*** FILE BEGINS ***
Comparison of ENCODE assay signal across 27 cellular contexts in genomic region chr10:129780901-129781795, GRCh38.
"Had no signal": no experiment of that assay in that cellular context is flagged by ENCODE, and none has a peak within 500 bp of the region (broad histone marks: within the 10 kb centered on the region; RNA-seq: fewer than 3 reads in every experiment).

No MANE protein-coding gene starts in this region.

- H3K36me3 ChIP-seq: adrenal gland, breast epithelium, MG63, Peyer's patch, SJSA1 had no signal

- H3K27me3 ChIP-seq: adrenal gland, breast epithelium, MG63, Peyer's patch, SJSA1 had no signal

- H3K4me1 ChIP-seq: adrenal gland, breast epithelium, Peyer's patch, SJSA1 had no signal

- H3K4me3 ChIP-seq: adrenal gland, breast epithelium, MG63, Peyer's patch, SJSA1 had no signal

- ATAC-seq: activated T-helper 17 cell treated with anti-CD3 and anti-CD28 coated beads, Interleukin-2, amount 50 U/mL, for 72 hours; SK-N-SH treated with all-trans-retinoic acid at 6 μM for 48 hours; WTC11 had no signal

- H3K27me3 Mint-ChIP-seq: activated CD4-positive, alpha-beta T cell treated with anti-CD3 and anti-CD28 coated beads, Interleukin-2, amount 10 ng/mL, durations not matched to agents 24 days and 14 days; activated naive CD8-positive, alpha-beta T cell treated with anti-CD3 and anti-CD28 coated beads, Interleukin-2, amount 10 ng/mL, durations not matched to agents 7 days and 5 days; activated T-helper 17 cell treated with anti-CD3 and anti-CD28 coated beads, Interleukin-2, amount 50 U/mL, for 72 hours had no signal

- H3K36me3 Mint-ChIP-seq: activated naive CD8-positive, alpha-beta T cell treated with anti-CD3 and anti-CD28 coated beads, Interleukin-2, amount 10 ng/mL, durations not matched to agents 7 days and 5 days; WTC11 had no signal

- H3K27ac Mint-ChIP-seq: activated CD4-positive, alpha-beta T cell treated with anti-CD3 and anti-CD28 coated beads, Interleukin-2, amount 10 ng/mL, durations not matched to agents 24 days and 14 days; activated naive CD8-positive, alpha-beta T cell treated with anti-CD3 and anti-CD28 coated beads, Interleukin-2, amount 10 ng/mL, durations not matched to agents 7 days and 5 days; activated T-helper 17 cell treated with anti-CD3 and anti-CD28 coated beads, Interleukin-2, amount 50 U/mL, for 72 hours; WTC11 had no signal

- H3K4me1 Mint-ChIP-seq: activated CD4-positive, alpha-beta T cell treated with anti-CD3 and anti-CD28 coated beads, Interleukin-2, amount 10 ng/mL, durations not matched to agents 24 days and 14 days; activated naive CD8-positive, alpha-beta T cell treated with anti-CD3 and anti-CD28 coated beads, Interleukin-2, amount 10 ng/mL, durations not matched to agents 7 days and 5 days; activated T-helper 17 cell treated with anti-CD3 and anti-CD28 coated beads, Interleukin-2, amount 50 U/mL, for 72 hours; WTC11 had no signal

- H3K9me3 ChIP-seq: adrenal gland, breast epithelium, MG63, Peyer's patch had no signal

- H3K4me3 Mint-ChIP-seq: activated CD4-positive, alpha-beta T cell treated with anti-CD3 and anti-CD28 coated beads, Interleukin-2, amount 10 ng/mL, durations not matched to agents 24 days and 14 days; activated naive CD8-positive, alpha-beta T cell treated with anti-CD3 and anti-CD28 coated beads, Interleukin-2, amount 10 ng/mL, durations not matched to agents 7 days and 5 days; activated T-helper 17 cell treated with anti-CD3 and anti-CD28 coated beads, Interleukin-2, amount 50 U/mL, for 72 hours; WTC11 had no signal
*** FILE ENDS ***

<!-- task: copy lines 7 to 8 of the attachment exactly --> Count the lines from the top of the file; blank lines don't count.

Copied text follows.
- H3K4me3 ChIP-seq: adrenal gland, breast epithelium, MG63, Peyer's patch, SJSA1 had no signal

- ATAC-seq: activated T-helper 17 cell treated with anti-CD3 and anti-CD28 coated beads, Interleukin-2, amount 50 U/mL, for 72 hours; SK-N-SH treated with all-trans-retinoic acid at 6 μM for 48 hours; WTC11 had no signal